After lots of controversy, marriage equality is finally the law of the land in France. French President Francois Hollande signed a bill legalizing not only marriage between members of the same sex, but also adoption by gay and lesbian couples. Marriage equality became law after the Constitutional Council shot down a challenge by the right-wing opposition, ruling on Friday the measure does not “run contrary to any constitutional principles” and would not violate “basic rights or liberties or national sovereignty,” reports the BBC. The first wedding could take place before the end of the month.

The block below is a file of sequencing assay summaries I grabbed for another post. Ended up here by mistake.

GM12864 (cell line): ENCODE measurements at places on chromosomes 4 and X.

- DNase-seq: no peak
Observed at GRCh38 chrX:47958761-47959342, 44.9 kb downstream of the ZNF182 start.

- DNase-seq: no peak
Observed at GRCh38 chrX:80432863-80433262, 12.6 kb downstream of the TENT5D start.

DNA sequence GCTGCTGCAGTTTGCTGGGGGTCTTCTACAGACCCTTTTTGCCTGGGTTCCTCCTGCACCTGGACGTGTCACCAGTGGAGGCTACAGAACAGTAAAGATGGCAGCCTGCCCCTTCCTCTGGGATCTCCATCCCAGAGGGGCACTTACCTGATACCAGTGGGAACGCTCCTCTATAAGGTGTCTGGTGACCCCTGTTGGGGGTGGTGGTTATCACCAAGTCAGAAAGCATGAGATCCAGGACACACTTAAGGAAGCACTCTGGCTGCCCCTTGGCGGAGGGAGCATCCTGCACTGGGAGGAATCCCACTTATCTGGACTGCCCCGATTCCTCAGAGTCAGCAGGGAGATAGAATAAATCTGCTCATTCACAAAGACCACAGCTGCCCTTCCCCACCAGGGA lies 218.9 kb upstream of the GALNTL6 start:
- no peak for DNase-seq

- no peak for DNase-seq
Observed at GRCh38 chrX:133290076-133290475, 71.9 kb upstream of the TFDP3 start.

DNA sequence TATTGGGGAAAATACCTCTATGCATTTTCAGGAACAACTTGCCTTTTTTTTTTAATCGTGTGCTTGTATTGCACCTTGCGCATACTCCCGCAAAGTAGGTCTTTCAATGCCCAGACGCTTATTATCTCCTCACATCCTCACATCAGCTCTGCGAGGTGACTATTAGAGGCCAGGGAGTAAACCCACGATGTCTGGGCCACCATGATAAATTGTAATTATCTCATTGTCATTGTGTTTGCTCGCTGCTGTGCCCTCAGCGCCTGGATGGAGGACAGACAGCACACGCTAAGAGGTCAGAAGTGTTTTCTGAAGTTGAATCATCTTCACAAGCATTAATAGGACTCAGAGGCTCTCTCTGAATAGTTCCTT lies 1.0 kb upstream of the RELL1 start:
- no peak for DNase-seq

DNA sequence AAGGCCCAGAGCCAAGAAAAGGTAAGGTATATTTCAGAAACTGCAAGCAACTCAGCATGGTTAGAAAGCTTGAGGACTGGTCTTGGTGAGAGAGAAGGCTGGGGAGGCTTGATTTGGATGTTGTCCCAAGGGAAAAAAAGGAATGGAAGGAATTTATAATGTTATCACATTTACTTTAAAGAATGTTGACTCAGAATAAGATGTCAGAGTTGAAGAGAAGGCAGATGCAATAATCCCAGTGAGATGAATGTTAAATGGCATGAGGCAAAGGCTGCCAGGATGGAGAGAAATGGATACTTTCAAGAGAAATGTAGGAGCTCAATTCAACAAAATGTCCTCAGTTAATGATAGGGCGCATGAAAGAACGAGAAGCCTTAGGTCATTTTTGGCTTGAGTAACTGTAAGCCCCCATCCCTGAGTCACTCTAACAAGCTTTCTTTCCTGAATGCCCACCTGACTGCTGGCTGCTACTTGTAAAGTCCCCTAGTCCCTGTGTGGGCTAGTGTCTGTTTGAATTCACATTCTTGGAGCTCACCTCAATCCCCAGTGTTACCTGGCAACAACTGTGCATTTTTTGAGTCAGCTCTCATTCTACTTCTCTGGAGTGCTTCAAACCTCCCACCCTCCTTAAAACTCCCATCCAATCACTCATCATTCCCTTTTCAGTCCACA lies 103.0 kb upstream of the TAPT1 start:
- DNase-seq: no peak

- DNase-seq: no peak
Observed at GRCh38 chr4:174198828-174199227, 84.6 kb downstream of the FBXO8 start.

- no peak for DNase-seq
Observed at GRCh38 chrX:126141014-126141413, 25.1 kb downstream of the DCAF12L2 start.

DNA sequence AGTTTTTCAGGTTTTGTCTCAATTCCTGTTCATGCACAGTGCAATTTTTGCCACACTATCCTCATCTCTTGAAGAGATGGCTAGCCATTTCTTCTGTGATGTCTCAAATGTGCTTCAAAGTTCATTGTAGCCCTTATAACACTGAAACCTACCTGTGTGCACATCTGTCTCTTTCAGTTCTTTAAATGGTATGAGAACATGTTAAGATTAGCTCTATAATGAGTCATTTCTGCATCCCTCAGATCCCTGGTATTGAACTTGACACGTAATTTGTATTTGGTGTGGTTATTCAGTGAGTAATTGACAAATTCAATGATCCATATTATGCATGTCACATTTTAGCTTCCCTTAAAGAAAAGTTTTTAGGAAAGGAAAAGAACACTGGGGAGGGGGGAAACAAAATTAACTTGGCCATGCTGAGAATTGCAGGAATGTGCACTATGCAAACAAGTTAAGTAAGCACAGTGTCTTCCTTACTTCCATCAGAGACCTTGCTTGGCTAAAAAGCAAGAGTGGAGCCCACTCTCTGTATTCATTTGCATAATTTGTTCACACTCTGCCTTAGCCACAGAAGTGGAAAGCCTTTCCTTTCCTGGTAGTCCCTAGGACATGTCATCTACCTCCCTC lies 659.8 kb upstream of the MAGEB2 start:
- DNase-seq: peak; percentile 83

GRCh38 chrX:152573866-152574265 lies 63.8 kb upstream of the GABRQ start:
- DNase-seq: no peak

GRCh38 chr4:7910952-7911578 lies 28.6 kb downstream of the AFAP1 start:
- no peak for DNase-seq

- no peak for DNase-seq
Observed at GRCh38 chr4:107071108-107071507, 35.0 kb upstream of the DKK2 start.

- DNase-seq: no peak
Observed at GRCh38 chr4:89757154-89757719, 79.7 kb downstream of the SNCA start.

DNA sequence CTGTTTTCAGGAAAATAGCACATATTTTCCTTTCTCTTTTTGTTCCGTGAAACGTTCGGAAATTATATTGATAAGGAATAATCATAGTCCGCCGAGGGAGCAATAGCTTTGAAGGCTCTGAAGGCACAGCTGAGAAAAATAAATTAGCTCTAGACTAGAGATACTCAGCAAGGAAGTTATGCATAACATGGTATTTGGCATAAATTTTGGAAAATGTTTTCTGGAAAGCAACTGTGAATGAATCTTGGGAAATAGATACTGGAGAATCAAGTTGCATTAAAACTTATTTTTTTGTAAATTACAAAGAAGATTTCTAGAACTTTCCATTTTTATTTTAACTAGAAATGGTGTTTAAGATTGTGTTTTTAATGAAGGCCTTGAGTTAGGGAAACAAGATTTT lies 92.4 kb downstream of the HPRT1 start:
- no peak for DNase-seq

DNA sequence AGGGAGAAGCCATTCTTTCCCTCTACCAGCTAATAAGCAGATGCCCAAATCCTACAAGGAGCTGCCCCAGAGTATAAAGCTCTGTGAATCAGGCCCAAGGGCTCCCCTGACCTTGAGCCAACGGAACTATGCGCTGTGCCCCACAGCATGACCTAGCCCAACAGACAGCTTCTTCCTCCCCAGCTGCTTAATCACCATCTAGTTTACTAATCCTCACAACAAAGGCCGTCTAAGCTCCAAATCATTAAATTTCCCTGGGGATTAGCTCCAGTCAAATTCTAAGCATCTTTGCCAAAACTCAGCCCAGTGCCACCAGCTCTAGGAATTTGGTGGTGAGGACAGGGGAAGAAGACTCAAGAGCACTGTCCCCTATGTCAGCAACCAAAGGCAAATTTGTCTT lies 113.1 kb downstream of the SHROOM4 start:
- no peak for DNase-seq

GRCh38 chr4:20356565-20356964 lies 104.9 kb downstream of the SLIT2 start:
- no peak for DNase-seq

Hollande has turned marriage equality into a rallying cry for his administration, but the right to marry and adopt for all sexual orientations “has triggered the biggest conservative and rightwing street protests in 30 years, with more than 200 arrests,” points out the Guardian. Another protest has been called for May 26, two days before the first same-sex couples could walk down the aisle. The protest “could easily be another monster-manif, like the ones earlier this year,” writes the BBC’s Hugh Schofield. “This is because opposition to gay marriage has become conflated with all sorts of other anti-government grievances coming from the right. And the atmosphere in the country is particularly volatile.”
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